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junior06
2010-Dec-06, 11:28 PM
With regard to the way blood circulates the body. If we start with a single blood cell, we join its' circulatory journey round our body as it enters the cappilaries and veins etc. at say, the tip of our little finger of our left hand. After it completes the whole re-oxegenation process to be re-circulated in our body, is the redistribution of the cell then totally random so that it may end up in our right earlobe for instance. Or does anyone think that the cell could perhaps have a 'memory' homing system which returns it back through the same circuitous route of our body and back to the tip of our little finger of our left hand? Has anyone heard of any experiments which would serve to prove/disprove the idea?

Ronald Brak
2010-Dec-07, 01:11 AM
It doesn't matter where the blood cell might want to go, it's got no way to control where it's going.

Kadava
2010-Dec-07, 04:07 AM
1) The cells have no way of moving or influencing their movement, so it wouldn't matter if they did have a 'memory'.
2) There is nothing significant to distinguish between one blood cell and any other, so no reason for a cell to go want to go to a specific place, or for the blood stream to provide a mechanism for this to happen.
3) I doubt anyone has attempted such experiments, and would be surprised if there was any way currently of performing such an experiment - placing a method of 'tracking' a blood cell on the cell with current technology would grossly interfere with the natural state of the cell so much that an data collected would be meaningless.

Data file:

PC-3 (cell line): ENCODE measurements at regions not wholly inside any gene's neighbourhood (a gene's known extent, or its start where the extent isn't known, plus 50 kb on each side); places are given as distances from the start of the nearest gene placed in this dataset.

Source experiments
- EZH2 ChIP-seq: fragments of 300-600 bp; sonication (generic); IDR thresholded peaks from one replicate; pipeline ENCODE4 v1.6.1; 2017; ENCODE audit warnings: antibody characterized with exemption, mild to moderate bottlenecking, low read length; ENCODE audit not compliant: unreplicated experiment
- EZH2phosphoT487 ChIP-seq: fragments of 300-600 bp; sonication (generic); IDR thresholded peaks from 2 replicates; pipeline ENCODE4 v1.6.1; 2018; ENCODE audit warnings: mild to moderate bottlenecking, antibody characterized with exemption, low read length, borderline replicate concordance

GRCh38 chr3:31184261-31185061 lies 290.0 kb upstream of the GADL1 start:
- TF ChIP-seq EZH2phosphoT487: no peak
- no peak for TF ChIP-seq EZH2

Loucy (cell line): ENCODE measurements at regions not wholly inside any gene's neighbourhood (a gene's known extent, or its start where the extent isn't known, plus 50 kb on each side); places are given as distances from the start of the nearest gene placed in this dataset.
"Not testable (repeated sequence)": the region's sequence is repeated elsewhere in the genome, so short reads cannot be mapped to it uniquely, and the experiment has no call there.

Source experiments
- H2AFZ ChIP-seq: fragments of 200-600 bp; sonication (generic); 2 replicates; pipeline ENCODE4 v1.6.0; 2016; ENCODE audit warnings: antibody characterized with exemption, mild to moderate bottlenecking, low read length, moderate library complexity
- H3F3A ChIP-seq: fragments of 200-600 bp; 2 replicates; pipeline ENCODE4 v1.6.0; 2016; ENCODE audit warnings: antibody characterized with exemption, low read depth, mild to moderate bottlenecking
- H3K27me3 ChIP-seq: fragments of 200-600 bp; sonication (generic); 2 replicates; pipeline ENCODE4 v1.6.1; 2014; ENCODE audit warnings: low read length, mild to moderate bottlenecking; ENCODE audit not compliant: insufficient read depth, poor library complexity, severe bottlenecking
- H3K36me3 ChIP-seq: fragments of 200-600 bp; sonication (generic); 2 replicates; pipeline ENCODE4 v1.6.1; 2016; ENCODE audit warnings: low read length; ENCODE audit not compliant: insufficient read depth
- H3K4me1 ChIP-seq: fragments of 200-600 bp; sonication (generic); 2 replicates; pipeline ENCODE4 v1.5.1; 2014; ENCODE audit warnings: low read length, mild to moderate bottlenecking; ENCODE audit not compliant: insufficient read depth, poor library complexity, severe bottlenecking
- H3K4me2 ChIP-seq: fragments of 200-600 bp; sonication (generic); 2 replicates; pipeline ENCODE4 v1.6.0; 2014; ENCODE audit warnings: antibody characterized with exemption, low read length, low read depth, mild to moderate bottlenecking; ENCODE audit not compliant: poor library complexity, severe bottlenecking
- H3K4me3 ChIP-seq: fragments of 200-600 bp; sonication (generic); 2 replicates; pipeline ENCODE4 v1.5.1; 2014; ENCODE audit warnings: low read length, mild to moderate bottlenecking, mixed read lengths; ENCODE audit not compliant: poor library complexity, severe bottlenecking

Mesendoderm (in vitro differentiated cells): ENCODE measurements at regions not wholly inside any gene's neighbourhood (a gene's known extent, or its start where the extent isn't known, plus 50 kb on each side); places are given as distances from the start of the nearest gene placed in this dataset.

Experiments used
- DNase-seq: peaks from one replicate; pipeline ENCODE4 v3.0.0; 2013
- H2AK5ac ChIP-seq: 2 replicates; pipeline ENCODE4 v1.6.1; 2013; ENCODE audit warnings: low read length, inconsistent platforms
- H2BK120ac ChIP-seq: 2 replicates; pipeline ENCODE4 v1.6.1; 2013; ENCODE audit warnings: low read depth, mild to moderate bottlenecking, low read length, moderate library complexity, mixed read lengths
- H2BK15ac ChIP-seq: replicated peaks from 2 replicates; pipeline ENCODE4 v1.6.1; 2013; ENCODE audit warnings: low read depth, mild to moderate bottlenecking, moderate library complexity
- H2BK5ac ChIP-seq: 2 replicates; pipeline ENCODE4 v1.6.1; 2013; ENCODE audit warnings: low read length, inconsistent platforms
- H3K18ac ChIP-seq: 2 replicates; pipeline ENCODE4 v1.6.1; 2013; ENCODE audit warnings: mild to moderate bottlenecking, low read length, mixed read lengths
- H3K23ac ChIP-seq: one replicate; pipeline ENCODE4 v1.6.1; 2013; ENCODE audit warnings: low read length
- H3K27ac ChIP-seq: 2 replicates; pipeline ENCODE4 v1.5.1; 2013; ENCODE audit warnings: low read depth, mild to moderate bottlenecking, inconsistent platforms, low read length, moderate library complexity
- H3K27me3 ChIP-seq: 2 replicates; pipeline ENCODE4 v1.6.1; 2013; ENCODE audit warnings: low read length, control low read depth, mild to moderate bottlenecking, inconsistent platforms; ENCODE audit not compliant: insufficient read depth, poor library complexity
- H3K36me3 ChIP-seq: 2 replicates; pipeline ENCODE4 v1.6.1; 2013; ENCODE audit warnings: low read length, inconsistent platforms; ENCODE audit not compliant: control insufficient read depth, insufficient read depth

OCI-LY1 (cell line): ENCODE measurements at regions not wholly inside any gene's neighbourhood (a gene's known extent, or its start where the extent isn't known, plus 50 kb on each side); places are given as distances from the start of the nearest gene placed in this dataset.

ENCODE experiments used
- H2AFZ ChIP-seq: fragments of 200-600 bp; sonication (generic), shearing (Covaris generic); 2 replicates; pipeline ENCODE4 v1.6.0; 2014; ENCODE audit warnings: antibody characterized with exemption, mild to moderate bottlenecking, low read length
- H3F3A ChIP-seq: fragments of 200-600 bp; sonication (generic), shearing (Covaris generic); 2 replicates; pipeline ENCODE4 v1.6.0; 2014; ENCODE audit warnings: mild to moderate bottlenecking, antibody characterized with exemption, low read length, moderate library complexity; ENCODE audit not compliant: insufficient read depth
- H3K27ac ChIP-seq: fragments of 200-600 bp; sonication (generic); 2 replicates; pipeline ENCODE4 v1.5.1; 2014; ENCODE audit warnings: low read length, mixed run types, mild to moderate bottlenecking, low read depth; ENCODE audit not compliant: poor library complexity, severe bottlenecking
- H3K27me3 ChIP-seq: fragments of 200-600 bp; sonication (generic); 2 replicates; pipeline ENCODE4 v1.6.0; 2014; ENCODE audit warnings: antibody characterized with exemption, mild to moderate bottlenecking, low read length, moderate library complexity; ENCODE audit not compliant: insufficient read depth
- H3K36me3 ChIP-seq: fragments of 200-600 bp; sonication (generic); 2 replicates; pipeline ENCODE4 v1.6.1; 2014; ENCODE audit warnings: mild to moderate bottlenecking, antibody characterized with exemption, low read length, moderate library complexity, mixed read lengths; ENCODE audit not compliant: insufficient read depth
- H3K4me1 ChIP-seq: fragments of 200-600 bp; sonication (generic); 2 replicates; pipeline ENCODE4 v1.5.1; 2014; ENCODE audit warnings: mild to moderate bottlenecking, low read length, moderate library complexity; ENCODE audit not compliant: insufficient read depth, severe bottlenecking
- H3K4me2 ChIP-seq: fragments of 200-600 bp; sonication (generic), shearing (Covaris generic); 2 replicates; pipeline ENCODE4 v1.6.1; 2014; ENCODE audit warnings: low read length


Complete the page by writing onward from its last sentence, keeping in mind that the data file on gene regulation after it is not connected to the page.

Don't let me put you off thinking of things like this, however. Thinking off the wall can sometimes provide interesting ideas. (But never 'bet your shirt' on them.)

pzkpfw
2010-Dec-07, 04:18 AM
I've seen docos where they inject a slightly radioactive liquid into the blood stream to track where it goes - looking for blockages and such.

The stuff spreads everywhere (that it physically can).

kleindoofy
2010-Dec-07, 04:18 AM
Considering that most people donate blood through an artery in the arm, if your question were to be answered positively, then people would be donating "elbow blood" only, which would lead to very lopsided results when used for replacing blood in bleeding patients.

Just imagine losing blood out of a wound in your leg and receiving a transfusion in the hospital, only to watch your arm swell up with surplus "elbow blood" while your leg shriveled due to a lack of "leg blood."

Terribile dictu.

junior06
2010-Dec-07, 04:49 AM
It doesn't matter where the blood cell might want to go, it's got no way to control where it's going.